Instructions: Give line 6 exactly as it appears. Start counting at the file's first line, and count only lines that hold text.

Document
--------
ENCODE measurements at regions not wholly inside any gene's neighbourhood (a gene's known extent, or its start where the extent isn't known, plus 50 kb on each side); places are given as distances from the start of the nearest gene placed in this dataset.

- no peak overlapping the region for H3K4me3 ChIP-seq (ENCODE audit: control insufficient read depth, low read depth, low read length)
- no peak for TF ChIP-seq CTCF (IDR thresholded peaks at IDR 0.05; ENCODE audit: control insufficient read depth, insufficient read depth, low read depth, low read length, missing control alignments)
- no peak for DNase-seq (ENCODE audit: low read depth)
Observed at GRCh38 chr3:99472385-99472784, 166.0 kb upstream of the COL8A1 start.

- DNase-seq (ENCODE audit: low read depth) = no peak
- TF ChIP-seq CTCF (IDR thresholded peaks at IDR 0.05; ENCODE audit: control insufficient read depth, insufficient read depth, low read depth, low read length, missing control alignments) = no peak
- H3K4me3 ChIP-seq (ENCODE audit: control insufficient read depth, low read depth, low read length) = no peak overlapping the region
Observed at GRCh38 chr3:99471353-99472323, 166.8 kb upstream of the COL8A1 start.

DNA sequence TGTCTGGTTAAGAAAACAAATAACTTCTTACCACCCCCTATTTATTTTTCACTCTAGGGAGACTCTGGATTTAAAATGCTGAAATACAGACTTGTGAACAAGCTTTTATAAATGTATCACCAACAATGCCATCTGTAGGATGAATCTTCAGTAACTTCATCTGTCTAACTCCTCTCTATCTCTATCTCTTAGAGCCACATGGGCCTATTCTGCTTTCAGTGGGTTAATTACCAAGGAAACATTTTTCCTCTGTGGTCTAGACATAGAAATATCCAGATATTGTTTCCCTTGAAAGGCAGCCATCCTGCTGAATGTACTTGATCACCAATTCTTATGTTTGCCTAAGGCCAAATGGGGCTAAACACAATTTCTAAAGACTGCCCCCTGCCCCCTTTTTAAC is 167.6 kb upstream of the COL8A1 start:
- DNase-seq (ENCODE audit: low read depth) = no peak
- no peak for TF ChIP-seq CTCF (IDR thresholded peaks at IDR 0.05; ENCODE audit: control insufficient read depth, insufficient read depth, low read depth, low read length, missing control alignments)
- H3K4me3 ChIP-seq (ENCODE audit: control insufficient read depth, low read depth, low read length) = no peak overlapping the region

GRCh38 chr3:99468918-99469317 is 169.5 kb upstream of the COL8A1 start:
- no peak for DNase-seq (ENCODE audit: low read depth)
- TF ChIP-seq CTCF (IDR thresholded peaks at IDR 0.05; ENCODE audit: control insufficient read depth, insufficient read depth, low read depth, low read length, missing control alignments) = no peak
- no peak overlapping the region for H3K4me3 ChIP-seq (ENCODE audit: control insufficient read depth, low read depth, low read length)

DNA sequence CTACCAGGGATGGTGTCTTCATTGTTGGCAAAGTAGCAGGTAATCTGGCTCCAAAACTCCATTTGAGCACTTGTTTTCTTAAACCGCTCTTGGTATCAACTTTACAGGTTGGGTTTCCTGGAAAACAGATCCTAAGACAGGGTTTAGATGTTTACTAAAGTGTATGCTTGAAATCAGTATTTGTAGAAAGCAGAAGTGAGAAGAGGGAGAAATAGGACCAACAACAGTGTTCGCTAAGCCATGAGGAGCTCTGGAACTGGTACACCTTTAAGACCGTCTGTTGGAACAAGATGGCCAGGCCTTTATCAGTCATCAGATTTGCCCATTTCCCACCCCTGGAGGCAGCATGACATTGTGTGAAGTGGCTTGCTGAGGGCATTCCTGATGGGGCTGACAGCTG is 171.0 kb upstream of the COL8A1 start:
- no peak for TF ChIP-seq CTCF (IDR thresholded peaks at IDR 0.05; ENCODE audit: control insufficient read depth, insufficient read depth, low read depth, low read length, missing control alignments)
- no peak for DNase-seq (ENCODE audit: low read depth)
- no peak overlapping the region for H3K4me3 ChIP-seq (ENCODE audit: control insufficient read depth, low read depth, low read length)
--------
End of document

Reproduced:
- DNase-seq (ENCODE audit: low read depth) = no peak